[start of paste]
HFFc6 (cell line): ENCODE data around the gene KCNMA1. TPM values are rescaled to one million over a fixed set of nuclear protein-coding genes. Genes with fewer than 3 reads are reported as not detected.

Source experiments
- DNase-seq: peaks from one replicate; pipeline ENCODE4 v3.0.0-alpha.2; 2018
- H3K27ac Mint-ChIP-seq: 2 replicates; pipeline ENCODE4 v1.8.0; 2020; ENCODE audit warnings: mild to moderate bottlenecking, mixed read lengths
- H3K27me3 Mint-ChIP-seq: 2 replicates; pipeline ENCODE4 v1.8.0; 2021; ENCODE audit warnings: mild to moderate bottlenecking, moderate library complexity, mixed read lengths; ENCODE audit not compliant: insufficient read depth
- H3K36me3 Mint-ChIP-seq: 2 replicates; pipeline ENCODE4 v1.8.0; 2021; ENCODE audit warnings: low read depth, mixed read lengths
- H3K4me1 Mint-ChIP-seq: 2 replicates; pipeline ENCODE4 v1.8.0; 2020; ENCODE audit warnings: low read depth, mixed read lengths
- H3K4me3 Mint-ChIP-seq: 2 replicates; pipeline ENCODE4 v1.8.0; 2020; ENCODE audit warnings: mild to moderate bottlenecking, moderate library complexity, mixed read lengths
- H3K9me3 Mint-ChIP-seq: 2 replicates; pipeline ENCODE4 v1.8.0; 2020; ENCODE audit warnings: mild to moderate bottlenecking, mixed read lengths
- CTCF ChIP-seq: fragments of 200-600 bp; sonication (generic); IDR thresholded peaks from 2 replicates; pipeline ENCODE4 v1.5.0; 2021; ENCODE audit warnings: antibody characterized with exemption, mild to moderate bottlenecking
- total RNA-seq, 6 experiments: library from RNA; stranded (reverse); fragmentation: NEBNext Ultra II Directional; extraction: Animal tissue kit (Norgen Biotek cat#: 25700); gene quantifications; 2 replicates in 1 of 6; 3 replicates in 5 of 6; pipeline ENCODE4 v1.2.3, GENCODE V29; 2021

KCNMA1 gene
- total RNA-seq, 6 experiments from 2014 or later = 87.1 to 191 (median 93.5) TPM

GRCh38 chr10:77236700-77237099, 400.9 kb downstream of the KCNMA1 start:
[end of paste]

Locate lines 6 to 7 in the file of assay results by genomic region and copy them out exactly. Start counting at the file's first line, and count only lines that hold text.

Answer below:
- H3K36me3 Mint-ChIP-seq: 2 replicates; pipeline ENCODE4 v1.8.0; 2021; ENCODE audit warnings: low read depth, mixed read lengths
- H3K4me1 Mint-ChIP-seq: 2 replicates; pipeline ENCODE4 v1.8.0; 2020; ENCODE audit warnings: low read depth, mixed read lengths